Douglas

’ Reading On Slavery Essay, Research Paper The first thing came to my mind after reading Narrative of the Life of Fredrick Douglass, an American Slave was how lucky and blessed I am to have the freedom without having to fight for it. As a foreigner, I only had a little knowledge on African American enslavement.

’ Reading On Slavery Essay, Research Paper

The first thing came to my mind after reading Narrative of the Life of Fredrick Douglass, an American Slave was how lucky and blessed I am to have the freedom without having to fight for it. As a foreigner, I only had a little knowledge on African American enslavement. However, Douglass well explained not only his, but also other slaves sorrow and sadness in a short length autobiography. I was crying and shouting with the joy of utterance, even though what he has described in the book cannot nearly depict everything he went through.

I truly admire his courage, determination, and wisdom. When he was moved to Baltimore, he strongly pursued his education, which becomes the strongest tool for him; he explains, Baltimore laid the foundation, and opened the gateway, to al my subsequent prosperity (p.39). Even though he encounters many hardships (wish of most masters to keep their slaves thus ignorant) in educating himself, he wisely learns to write and read from children and his work (p.15). He was brave and strongly determined to continue his studying because he knew that knowledge could help him get his freedom, which he never had. For instance, he was able to write his own pass when he first tried to escape with his fellow slaves while he was working under Mr. Freeland.

Douglass was wise enough to benefit from both up and down times during his slave years. He took the chance and got educated while he was in Baltimore. Then when he was sent to cruel overseer Mr. Covey, he stood strong and recalled the departed self-confidence, and inspired himself again with a determination to be free (p.72). Douglass reminded me of the value of freedom when he fought against Mr. Covey, knowing that he could get killed doing so.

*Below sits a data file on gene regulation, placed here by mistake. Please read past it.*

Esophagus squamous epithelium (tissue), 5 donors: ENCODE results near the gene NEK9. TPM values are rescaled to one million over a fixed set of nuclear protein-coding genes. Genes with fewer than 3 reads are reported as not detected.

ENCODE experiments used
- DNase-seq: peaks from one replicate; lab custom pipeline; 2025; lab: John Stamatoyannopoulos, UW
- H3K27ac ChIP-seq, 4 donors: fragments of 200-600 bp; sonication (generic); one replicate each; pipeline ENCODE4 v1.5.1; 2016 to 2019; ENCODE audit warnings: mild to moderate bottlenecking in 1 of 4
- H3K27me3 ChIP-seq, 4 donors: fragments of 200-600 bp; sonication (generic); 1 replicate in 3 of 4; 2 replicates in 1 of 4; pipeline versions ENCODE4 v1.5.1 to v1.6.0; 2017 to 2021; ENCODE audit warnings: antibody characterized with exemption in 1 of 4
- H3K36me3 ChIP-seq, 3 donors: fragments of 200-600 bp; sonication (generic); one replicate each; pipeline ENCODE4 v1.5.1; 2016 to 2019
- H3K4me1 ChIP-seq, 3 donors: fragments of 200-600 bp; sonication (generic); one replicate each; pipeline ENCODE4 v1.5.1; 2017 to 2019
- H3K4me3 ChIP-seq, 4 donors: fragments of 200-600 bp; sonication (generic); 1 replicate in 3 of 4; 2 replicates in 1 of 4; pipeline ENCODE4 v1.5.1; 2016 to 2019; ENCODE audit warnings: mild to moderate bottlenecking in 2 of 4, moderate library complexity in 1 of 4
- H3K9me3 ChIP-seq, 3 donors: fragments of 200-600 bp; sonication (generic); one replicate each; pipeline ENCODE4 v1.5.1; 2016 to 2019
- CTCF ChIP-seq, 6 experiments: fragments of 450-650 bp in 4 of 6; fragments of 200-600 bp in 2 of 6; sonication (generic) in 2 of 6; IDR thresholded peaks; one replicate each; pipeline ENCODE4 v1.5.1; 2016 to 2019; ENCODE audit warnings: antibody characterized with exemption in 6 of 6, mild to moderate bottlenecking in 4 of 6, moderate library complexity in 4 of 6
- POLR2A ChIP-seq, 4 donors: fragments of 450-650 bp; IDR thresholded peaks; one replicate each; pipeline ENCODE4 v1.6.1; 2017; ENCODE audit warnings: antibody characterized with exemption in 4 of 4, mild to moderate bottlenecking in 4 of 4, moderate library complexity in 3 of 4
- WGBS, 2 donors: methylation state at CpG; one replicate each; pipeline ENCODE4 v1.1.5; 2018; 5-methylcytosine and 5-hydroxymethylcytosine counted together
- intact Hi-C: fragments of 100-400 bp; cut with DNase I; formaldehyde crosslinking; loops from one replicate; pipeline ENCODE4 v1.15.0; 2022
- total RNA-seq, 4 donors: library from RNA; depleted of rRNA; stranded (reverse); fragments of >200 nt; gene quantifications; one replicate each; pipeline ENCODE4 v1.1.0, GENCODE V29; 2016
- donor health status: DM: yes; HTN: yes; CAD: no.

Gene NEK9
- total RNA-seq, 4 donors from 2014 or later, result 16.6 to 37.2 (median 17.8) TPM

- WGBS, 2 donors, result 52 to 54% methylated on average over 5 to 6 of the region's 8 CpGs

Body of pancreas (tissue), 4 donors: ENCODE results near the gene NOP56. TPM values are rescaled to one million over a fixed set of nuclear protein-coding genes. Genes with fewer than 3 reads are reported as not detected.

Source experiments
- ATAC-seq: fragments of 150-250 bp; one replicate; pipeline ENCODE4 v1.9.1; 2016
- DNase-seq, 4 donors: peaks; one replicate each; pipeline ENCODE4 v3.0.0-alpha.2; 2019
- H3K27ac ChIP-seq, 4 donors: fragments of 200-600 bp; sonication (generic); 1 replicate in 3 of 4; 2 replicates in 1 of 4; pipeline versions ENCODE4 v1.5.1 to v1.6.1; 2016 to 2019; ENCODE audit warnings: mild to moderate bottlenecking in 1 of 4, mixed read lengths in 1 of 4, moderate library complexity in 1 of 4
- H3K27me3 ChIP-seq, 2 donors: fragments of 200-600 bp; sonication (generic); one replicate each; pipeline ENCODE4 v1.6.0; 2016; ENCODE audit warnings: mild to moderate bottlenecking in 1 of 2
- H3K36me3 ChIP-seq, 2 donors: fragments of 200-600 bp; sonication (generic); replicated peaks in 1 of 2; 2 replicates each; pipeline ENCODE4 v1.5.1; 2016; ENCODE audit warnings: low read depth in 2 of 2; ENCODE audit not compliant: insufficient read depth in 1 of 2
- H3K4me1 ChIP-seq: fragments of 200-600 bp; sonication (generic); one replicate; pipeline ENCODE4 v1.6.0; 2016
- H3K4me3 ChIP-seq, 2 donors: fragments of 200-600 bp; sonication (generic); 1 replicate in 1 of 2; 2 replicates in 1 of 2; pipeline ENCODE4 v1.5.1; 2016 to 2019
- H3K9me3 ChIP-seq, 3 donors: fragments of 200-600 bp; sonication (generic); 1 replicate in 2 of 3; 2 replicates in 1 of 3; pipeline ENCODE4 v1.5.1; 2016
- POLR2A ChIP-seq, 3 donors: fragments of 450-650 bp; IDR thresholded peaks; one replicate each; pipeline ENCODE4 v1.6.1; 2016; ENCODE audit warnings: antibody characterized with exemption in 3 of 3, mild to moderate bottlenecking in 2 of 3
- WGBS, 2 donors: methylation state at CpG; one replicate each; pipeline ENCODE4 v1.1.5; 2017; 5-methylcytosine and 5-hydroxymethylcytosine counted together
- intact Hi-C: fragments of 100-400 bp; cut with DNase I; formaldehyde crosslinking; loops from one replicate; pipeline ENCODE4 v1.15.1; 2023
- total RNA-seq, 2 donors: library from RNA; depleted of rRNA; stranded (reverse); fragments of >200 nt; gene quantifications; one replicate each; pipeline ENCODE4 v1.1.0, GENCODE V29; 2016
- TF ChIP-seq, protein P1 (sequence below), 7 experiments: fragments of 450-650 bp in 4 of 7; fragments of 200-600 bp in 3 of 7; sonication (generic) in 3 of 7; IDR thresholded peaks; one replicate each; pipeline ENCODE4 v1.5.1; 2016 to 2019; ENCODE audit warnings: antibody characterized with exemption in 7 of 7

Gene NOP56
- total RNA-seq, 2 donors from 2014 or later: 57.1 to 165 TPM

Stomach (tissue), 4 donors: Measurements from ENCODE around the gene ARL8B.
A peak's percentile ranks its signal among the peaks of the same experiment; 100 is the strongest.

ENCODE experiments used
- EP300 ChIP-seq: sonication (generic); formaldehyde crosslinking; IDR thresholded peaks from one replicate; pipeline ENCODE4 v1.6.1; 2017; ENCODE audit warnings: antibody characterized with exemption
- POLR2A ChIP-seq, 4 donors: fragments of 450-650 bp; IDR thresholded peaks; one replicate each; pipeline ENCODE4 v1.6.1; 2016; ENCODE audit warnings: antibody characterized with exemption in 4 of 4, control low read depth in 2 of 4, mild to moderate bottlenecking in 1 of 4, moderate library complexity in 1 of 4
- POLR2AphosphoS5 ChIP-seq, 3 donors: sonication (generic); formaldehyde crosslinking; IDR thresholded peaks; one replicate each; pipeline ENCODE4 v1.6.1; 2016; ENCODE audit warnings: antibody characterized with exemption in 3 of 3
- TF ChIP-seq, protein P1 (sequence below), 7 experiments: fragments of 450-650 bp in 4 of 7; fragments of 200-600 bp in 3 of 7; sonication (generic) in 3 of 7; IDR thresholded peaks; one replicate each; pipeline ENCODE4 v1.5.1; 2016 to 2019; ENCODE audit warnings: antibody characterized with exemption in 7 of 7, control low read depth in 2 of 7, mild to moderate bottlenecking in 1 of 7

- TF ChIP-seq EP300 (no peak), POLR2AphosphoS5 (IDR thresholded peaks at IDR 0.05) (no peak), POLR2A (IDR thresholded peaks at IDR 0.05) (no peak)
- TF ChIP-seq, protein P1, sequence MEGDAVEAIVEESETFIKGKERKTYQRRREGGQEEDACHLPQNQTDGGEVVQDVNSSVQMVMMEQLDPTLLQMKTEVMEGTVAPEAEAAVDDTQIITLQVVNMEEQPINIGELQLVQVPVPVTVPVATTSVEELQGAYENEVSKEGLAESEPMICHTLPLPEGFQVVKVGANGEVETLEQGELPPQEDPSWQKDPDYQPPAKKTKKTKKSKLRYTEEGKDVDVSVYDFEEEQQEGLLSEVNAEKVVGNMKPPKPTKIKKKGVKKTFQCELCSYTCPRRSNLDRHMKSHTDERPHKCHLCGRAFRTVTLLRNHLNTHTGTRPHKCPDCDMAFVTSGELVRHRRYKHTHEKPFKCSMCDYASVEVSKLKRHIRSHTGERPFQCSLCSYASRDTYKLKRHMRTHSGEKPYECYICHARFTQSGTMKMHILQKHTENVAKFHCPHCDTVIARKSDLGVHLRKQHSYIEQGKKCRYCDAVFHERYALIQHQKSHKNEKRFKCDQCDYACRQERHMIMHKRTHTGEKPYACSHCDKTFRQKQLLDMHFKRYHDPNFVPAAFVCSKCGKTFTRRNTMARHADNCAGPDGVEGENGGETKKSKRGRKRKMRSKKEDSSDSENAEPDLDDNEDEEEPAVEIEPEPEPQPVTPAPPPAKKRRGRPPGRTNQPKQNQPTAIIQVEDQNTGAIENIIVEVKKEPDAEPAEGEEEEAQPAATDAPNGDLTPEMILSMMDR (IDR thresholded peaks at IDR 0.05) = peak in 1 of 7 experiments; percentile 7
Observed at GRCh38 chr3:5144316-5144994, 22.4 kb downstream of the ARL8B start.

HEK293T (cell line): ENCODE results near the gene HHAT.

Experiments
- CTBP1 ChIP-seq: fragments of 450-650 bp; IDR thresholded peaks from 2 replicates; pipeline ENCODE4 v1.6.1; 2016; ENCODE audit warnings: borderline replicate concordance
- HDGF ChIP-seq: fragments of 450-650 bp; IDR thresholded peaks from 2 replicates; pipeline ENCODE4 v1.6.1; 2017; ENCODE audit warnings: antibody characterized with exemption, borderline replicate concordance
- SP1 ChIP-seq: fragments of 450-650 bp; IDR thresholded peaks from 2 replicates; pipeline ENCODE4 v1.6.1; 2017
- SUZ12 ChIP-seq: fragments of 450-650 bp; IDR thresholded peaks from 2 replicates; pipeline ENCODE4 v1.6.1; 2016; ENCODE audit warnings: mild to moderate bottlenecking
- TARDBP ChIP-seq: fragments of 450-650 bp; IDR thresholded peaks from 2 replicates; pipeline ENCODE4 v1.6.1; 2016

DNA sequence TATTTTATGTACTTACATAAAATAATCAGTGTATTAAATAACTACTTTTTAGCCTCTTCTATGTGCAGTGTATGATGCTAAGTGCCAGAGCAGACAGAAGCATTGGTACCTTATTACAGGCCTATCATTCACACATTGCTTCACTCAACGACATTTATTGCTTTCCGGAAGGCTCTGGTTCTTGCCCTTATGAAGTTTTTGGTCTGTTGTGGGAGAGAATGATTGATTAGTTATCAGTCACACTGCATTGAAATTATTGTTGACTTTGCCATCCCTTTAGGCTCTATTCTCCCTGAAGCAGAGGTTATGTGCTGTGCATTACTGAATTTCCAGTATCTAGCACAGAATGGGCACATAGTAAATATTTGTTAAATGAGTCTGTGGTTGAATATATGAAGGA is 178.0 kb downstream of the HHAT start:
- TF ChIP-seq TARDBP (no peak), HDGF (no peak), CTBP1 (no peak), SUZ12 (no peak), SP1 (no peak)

Because he was wise and brave, he was able to free himself on September 3, 1838. I was very excited; however, thought of other numerous slaves in South made me sad. Douglass and many other abolitionists like him, fought hard against enslavement, which ended in result of their efforts. Even though I am grateful that enslavement does not exist anymore, the fact that the people who went under slavery had to suffer tremendously from it irritates me. The way they were handled as Douglass described in the book saddens me because they were treated inhumane in everyway. For instance, the valuation of slaves well depicts how they were treated; there were horses and men, cattle and women, pigs and children, all holding the same narrow examination (p.52). Because I believe and know that everyone was created equal, one group of people controlling another cannot be justified.

Even though the slavery does not exist in this century, this book reminded me that I must not forget the past; the time when people had to fight for what they were entitled to: freedom. Moreover, I must respect and treat other people the way I want them to treat me. Finally, I must learn from the past and never make the same mistake.